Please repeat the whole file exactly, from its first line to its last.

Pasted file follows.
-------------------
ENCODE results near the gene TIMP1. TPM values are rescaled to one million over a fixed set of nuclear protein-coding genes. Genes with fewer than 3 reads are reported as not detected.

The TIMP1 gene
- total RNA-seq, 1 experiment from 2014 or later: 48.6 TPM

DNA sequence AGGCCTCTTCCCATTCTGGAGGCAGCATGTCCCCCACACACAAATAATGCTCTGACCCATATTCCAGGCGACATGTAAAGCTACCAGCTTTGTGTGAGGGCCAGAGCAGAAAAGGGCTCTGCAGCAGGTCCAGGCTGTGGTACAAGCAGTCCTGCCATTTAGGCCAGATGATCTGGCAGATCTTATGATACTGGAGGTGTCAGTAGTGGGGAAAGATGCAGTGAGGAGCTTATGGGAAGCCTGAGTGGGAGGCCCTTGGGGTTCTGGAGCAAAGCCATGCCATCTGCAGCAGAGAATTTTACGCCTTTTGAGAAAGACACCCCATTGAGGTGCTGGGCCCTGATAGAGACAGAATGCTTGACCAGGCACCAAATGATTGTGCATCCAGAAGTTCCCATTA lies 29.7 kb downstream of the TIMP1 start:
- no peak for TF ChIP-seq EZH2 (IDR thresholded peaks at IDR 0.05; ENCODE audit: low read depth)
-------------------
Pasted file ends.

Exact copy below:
ENCODE results near the gene TIMP1. TPM values are rescaled to one million over a fixed set of nuclear protein-coding genes. Genes with fewer than 3 reads are reported as not detected.

The TIMP1 gene
- total RNA-seq, 1 experiment from 2014 or later: 48.6 TPM

DNA sequence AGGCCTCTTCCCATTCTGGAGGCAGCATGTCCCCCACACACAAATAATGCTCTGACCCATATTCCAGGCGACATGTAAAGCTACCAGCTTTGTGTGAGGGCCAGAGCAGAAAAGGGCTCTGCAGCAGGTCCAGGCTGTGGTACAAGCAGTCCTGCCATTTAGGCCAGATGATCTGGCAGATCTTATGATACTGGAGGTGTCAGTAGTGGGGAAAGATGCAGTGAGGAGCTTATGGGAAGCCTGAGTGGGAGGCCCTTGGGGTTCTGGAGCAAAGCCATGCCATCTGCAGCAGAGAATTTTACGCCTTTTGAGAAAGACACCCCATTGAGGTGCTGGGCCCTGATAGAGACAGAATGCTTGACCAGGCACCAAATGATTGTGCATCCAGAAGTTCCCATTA lies 29.7 kb downstream of the TIMP1 start:
- no peak for TF ChIP-seq EZH2 (IDR thresholded peaks at IDR 0.05; ENCODE audit: low read depth)